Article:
Making Tournament Decisions

Making Tournament Decisions

Welcome to another installment in our series aimed at improving the play of amateur poker players. Playing winning poker doesn’t have to be a gamble because, as many of you know, it is a game of equal parts skill and luck. Therefore a sound strategy is the key to avoiding disappointing losses. A great example of how to bet in tournaments follows below…

Your primary concern is how you play the odds, for this will determine more than everything else your chances of becoming a successful player. Texas Hold’em, in particular, is a decision-maker’s game. The option to check, fold, raise, re-raise, bluff, or go all-in means that there will almost always be a correct choice. As the leading poker theoretician David Sklansky famously surmised, your principal objective in poker should be to identify the correct choice and make the exact same play that you would have made if you could somehow see what your opponents are holding. For this you need to understand the concept of pot odds and how they relate to the hand you are holding. A lot has been written about this topic, and if you are unsure what it entails here’s a brief explanation.

Pot odds are a measure of the size of a pot in relation to how much you must contribute in order to stay in the hand. If the odds of you holding or drawing to the winning hand are better than the odds the pot is giving you, you should call or even sometimes raise. On the contrary, if the odds are not greater, you should usually fold (unless you’re going to bluff, which is another story altogether). It’s essential to understand pot odds if you want to maximize your potential, so spend a bit of time learning them and you will surely benefit from this knowledge.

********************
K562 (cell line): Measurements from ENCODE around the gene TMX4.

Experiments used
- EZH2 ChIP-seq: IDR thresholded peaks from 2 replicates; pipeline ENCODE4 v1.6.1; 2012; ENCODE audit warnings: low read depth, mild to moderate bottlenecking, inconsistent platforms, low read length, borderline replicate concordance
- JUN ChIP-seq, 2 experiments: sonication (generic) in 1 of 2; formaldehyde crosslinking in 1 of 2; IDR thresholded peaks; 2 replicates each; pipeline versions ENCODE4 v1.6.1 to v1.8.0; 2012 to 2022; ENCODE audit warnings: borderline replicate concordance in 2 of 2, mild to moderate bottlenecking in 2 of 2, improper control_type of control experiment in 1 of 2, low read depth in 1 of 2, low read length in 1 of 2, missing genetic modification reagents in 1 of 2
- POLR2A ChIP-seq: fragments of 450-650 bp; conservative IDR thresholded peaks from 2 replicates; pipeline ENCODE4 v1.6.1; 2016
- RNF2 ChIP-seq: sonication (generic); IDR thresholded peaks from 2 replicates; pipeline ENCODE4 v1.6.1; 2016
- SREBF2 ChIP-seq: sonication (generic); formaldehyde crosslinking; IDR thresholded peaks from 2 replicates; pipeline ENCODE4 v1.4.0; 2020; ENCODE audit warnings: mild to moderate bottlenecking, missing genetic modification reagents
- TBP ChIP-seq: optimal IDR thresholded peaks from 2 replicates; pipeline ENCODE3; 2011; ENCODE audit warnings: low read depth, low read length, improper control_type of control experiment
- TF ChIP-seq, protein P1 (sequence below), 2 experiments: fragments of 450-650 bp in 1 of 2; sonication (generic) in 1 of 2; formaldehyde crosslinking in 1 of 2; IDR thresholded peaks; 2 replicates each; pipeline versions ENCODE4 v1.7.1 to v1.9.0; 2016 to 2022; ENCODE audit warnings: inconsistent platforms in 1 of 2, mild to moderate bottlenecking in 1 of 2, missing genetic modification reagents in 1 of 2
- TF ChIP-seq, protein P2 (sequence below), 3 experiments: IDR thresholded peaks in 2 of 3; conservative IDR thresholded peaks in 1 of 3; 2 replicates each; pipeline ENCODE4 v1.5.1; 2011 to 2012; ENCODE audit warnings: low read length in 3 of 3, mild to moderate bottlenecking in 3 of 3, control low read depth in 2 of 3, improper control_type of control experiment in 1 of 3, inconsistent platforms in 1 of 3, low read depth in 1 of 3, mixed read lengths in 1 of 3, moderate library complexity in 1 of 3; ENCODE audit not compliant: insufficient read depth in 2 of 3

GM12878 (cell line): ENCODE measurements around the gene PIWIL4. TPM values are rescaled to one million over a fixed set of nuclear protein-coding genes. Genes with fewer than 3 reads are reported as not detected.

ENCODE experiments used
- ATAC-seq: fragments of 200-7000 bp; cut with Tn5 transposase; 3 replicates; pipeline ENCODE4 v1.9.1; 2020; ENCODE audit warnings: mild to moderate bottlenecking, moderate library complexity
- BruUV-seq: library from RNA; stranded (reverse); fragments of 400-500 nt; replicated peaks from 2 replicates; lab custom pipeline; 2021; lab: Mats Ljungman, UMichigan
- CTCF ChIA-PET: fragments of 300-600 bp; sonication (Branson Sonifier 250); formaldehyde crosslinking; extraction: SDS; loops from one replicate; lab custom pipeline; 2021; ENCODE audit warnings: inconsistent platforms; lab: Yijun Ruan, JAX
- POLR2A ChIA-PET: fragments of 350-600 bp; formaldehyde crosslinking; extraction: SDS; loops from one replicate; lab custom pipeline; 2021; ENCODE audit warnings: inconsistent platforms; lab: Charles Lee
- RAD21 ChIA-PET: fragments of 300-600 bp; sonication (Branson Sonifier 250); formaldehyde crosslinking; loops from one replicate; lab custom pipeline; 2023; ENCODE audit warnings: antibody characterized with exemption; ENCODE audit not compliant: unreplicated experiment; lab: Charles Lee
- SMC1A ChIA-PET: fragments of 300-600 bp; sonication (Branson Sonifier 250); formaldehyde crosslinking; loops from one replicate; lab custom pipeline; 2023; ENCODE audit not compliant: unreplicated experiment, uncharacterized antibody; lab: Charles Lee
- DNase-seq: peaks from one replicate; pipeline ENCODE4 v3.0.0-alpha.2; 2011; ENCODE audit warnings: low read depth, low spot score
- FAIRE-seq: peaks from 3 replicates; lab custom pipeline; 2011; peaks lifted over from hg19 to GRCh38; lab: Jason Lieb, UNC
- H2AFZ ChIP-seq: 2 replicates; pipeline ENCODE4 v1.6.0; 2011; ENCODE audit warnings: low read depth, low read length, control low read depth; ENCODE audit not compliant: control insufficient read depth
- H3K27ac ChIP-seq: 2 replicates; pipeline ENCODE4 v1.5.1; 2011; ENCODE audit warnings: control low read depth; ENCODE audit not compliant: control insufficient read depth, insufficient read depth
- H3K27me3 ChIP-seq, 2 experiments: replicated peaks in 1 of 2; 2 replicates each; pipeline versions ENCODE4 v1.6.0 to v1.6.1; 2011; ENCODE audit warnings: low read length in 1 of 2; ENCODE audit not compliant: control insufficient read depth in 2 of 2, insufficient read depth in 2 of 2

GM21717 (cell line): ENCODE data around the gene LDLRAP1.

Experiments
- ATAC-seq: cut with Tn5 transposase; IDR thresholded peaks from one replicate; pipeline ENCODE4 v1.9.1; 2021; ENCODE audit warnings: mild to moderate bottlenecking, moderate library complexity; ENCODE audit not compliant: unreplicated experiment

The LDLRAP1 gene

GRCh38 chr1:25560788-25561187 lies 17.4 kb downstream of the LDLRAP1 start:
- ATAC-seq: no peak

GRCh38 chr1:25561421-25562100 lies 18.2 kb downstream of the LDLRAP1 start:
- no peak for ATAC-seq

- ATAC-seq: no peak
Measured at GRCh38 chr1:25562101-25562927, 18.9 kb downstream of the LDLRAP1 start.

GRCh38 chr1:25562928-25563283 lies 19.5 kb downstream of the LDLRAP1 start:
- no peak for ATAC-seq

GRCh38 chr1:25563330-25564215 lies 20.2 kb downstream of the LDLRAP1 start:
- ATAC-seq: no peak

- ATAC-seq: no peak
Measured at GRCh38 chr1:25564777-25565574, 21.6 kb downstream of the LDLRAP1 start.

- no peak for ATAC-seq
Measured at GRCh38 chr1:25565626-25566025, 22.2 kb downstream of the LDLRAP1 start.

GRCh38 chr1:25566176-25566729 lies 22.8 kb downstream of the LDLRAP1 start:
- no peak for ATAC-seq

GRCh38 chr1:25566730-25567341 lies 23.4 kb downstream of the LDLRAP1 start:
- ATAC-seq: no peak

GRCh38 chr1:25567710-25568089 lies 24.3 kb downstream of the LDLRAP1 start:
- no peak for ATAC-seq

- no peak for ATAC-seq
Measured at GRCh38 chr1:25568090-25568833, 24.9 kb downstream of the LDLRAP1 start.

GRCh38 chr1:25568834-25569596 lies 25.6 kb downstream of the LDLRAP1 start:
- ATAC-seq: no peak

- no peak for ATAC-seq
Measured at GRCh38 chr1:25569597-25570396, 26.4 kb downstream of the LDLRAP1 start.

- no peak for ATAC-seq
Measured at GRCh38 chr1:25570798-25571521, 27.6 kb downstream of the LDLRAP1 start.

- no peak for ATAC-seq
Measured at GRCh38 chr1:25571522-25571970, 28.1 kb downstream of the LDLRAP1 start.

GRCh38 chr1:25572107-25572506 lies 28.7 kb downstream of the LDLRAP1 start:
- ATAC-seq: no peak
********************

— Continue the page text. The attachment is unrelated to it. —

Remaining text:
Another key skill in tournament poker is knowing how and deciding when to bluff. You must keep in mind that your bluffs serve as investments, and a failed bluff isn’t necessarily a bad thing. Remember that a player who has a reputation for never bluffing will very seldom have his raises called. This may sound fine to you, but keep in mind that when the cards aren’t turning in your favour (which is often the case) you may have to resort to other ways of winnings hands, such as stealing blinds and bullying shorter stacks. The player who is unpredictable and fearless will often have an edge over one who is cautious and tight.

One factor in tournament poker which is often overlooked is your personal condition. You should keep in mind that many of the largest and most prestigious tournaments are multi-day affairs. Your health and level of fitness are just as important as your tactical knowledge and experience during these poker marathons. Without the stamina needed to go into to battle for upwards of 12 hours at a time, you are not going to endure the ordeal. Make sure you are well-rested and have the ability to stay focused for long periods of time.

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